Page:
Over the past several years Houston has experienced extreme weather events including a major hurricane as well as frequent and devastating flooding. We are not yet completely recovered from the April 18 flood and yet more heavy rain is on the way this weekend. Many residents in Houston and Harris County are at the end of their ropes. Some are walking away from homes that flooded twice in less than one year. Who can blame them?
Oh and I just received this alert a few minutes ago.
Flash Flood Watch for Houston from Friday afternoon - Sunday Morning. Heavy rains anticipated.
Great. As if dealing with hurricanes and floods isn’t stressful enough I recently learned that Houston is a prime target for the Zika virus.
Earlier this month I read an article written by a Houston area doctor about Zika in the New York Times. I was horrified. At first I thought why is this published in the New York Times instead of the Houston Chronicle? Of course the article was later republished in the Houston Chronicle. Thank goodness for the impact of Zika on this city is not pretty. Remember, this is the state with the highest number of uninsured residents as well as one in which a spiteful and stubborn Governor refuses to accept federally expanded Medicaid. He and the Lt. Governor are too busy obsessing about public bathrooms.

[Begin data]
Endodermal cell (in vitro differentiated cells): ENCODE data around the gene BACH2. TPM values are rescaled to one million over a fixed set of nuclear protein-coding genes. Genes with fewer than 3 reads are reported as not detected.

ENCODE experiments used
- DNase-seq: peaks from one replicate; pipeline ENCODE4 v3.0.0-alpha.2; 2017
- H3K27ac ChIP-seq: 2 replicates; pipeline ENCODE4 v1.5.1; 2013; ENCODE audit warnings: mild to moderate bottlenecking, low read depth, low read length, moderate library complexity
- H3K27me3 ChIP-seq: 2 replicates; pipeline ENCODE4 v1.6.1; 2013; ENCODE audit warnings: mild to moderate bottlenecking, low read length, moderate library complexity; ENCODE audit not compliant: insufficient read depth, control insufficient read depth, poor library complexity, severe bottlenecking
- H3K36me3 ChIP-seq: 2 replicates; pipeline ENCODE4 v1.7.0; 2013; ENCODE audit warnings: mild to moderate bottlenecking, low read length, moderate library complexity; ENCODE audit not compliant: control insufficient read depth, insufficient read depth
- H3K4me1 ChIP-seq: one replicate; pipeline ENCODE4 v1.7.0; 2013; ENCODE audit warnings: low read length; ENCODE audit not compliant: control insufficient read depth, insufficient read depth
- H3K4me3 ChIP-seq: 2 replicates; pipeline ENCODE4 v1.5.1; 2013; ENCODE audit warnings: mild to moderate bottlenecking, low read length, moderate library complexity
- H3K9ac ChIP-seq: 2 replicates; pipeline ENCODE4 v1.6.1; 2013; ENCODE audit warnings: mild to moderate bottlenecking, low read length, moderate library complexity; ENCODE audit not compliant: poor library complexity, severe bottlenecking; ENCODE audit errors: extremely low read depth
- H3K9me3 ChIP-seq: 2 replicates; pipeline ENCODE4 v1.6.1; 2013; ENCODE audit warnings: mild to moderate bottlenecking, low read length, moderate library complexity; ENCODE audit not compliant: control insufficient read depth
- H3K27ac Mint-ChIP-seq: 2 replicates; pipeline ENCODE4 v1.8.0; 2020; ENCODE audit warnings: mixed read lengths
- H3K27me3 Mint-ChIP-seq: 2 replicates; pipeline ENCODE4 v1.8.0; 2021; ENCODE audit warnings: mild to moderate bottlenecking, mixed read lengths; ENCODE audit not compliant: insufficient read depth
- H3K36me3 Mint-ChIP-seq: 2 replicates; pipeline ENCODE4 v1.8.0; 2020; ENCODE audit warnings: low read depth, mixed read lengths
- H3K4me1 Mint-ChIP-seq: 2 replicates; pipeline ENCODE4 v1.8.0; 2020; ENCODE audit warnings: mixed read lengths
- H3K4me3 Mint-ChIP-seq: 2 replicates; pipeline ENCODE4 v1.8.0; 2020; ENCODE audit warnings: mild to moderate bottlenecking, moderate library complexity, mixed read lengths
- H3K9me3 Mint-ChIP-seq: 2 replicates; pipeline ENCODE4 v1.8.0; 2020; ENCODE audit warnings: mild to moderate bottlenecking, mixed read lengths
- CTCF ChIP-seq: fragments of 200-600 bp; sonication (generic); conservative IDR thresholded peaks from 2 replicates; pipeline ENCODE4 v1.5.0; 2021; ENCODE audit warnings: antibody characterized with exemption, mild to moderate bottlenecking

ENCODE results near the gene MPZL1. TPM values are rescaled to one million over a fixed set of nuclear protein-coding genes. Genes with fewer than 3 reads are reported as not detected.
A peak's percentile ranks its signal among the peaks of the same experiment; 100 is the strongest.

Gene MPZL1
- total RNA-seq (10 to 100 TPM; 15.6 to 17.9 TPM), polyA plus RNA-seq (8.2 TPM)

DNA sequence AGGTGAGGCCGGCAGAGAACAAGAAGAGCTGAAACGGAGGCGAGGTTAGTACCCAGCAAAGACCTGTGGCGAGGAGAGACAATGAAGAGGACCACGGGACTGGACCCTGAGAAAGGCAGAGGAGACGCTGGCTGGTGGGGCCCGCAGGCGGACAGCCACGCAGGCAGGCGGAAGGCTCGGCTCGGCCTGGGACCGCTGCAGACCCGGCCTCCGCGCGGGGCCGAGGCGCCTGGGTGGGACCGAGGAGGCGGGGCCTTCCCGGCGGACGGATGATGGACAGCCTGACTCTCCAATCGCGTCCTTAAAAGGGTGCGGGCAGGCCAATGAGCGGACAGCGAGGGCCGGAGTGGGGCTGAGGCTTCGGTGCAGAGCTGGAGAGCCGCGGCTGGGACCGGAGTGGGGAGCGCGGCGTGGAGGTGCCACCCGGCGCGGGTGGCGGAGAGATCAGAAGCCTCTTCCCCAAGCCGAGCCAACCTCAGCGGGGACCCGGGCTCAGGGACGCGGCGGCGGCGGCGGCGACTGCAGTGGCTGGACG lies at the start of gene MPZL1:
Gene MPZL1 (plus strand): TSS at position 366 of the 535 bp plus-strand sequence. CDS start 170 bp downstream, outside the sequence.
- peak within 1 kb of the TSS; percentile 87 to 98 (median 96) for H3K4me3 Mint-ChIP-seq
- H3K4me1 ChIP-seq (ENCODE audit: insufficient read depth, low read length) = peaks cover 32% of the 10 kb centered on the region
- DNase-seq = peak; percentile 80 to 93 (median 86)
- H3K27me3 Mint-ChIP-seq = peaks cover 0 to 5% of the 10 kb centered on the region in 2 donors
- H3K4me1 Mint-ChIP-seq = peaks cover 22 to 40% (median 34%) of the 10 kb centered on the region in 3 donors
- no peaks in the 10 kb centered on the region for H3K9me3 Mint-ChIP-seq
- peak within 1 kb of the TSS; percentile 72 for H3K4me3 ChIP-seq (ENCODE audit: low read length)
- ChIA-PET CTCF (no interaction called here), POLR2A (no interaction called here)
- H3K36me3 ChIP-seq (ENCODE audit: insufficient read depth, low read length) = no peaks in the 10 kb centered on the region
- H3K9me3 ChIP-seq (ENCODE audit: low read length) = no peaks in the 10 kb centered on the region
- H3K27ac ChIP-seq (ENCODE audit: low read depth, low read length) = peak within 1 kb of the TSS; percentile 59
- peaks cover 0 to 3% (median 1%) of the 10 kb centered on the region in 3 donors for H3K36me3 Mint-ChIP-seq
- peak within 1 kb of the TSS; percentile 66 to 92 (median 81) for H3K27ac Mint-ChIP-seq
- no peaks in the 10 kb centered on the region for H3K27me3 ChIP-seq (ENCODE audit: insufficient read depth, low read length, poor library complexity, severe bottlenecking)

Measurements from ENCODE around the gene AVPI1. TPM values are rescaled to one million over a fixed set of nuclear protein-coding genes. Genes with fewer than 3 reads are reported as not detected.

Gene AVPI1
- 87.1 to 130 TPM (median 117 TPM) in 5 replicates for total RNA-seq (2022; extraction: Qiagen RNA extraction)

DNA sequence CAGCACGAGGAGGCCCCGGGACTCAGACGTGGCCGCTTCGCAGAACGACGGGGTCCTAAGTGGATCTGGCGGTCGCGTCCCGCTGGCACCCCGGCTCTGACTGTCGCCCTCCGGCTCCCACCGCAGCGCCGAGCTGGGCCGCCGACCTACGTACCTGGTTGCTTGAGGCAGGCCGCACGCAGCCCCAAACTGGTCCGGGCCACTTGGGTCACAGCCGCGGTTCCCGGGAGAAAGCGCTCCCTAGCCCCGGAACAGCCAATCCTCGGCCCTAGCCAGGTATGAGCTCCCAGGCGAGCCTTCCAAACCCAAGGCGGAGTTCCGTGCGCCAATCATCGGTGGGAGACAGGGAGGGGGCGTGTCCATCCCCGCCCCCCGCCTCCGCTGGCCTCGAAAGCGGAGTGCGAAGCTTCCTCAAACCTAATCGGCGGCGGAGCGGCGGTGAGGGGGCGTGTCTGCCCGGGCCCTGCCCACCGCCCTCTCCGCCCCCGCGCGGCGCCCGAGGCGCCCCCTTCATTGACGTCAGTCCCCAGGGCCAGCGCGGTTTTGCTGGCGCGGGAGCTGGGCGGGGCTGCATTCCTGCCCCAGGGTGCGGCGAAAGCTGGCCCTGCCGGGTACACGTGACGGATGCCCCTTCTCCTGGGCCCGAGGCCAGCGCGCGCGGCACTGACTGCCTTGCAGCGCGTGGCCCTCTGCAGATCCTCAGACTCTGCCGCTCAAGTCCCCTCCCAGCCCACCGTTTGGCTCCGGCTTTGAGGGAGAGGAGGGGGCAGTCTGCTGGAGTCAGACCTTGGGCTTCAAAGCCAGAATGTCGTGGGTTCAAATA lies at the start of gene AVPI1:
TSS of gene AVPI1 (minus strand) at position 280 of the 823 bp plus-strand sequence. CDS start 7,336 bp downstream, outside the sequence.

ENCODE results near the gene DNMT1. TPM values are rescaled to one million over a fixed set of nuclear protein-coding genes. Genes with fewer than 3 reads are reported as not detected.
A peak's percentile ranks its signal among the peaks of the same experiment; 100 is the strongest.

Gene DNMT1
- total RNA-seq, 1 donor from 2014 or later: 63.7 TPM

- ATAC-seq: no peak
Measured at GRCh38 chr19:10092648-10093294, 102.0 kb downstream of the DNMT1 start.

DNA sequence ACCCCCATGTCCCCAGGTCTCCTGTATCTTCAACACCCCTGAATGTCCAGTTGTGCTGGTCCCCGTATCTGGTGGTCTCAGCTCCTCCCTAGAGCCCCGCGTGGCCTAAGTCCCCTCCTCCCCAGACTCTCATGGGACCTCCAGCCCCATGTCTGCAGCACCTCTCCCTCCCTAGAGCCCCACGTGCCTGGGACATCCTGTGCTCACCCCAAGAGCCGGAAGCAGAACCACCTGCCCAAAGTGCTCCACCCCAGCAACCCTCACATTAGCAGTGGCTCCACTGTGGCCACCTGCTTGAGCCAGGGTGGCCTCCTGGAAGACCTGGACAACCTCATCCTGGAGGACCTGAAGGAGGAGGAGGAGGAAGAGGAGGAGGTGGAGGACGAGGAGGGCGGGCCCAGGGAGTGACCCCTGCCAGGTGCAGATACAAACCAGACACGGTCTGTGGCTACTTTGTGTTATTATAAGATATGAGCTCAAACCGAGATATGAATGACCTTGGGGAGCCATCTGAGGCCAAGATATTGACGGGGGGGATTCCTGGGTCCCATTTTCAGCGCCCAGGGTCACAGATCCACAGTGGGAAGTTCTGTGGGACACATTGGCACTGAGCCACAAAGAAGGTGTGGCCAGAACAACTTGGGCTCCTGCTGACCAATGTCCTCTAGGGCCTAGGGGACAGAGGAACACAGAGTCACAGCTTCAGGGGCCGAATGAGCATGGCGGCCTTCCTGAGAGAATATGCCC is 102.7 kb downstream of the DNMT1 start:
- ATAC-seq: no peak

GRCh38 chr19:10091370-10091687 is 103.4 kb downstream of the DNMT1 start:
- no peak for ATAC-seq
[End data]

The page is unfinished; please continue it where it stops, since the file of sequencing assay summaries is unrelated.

Peter J. Hotez, a pediatrician and microbiologist at Texas Children’s Hospital, is dean of the National School of Tropical Medicine at Baylor College of Medicine.
Below are his dire warnings on Zika.
Zika is Coming
Houston — IF I were a pregnant woman living on the Gulf Coast or in Florida, in an impoverished neighborhood in a city like Houston, New Orleans, Miami, Biloxi, Miss., or Mobile, Ala., I would be nervous right now. If mosquitoes carrying the Zika virus reach the United States later this spring or summer, these are the major urban areas where the sickness will spread. If we don’t intervene now, we could begin seeing newborns with microcephaly and stunted brain development on the obstetrics wards in one or more of these places.
The most vulnerable places for the spread of diseases are overcrowded, impoverished areas. Unfortunately Houston has a number of poverty-stricken neighborhoods.
The same factors are present in the poorest urban areas of coastal Texas, Louisiana, Mississippi and Alabama, in addition to South Florida, and an area around Tucson. In the Fifth Ward of Houston (a historically African-American neighborhood that was populated by freed slaves after the Civil War), just a few miles from the medical center where I work, there is an astonishing level of extreme poverty. A brief tour reveals water-filled drainage ditches in place of gutters, as well as evidence of dumping — a common practice in which people toss old tires and other garbage into residential areas rather than designated landfill sites — right next to shabby and crumbling housing.